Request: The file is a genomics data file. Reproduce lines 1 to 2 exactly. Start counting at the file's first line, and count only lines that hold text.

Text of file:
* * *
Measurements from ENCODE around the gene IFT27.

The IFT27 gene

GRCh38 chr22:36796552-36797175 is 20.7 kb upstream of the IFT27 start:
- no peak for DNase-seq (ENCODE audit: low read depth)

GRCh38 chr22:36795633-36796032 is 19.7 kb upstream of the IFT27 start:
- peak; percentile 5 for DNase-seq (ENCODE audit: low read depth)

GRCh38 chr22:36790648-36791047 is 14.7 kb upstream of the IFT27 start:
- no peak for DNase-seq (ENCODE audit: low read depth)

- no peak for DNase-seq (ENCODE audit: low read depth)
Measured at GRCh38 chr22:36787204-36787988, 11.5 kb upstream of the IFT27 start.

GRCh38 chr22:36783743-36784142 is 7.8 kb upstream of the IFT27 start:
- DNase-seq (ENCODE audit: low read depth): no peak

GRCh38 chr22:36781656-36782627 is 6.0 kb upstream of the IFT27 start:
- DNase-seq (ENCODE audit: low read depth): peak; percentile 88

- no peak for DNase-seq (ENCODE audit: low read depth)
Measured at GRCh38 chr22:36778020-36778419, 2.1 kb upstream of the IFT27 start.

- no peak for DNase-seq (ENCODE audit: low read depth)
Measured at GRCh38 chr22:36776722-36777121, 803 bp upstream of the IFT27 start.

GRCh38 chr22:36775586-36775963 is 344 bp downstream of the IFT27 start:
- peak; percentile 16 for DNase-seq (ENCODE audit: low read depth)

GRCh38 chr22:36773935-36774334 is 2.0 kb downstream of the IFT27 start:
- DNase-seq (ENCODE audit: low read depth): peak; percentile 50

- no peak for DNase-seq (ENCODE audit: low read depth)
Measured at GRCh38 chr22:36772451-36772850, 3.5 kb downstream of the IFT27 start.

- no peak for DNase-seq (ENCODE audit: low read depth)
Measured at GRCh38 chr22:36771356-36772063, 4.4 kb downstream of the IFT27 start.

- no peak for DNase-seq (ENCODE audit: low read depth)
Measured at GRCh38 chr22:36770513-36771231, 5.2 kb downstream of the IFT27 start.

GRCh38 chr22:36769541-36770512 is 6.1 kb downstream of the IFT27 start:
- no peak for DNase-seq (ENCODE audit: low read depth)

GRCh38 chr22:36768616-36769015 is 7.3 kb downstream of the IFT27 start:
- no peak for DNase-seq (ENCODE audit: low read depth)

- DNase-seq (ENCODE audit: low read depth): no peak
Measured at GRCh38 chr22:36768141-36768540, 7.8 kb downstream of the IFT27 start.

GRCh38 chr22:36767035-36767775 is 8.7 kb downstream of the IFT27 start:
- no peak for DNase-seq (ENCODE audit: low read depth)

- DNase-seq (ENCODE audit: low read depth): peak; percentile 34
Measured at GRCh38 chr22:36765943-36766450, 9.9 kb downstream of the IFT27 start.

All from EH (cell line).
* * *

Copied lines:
Measurements from ENCODE around the gene IFT27.

The IFT27 gene